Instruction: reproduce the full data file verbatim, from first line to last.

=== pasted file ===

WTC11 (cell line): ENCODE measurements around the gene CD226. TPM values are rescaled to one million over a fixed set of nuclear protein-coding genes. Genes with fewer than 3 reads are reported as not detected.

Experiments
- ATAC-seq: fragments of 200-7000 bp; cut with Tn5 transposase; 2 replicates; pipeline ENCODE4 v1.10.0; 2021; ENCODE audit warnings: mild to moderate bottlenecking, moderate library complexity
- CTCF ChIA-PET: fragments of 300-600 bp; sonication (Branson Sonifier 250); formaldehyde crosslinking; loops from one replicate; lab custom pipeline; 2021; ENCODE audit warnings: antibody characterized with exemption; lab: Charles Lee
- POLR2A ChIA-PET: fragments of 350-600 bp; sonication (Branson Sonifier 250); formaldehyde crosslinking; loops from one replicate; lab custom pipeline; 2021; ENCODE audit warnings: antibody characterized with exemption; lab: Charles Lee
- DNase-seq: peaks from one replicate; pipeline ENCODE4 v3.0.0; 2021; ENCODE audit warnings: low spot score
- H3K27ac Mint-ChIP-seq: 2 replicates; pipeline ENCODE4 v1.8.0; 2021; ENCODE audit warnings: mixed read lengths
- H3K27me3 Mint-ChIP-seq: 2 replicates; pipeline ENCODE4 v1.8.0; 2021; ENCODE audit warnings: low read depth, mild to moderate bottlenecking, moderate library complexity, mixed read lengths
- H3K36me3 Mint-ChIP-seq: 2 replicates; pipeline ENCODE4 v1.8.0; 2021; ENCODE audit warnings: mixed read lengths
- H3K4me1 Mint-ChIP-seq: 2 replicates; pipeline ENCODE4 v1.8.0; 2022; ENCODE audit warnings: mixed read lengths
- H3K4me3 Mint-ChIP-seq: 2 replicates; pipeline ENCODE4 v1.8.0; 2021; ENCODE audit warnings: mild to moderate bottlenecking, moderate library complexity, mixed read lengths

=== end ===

WTC11 (cell line): ENCODE measurements around the gene CD226. TPM values are rescaled to one million over a fixed set of nuclear protein-coding genes. Genes with fewer than 3 reads are reported as not detected.

Experiments
- ATAC-seq: fragments of 200-7000 bp; cut with Tn5 transposase; 2 replicates; pipeline ENCODE4 v1.10.0; 2021; ENCODE audit warnings: mild to moderate bottlenecking, moderate library complexity
- CTCF ChIA-PET: fragments of 300-600 bp; sonication (Branson Sonifier 250); formaldehyde crosslinking; loops from one replicate; lab custom pipeline; 2021; ENCODE audit warnings: antibody characterized with exemption; lab: Charles Lee
- POLR2A ChIA-PET: fragments of 350-600 bp; sonication (Branson Sonifier 250); formaldehyde crosslinking; loops from one replicate; lab custom pipeline; 2021; ENCODE audit warnings: antibody characterized with exemption; lab: Charles Lee
- DNase-seq: peaks from one replicate; pipeline ENCODE4 v3.0.0; 2021; ENCODE audit warnings: low spot score
- H3K27ac Mint-ChIP-seq: 2 replicates; pipeline ENCODE4 v1.8.0; 2021; ENCODE audit warnings: mixed read lengths
- H3K27me3 Mint-ChIP-seq: 2 replicates; pipeline ENCODE4 v1.8.0; 2021; ENCODE audit warnings: low read depth, mild to moderate bottlenecking, moderate library complexity, mixed read lengths
- H3K36me3 Mint-ChIP-seq: 2 replicates; pipeline ENCODE4 v1.8.0; 2021; ENCODE audit warnings: mixed read lengths
- H3K4me1 Mint-ChIP-seq: 2 replicates; pipeline ENCODE4 v1.8.0; 2022; ENCODE audit warnings: mixed read lengths
- H3K4me3 Mint-ChIP-seq: 2 replicates; pipeline ENCODE4 v1.8.0; 2021; ENCODE audit warnings: mild to moderate bottlenecking, moderate library complexity, mixed read lengths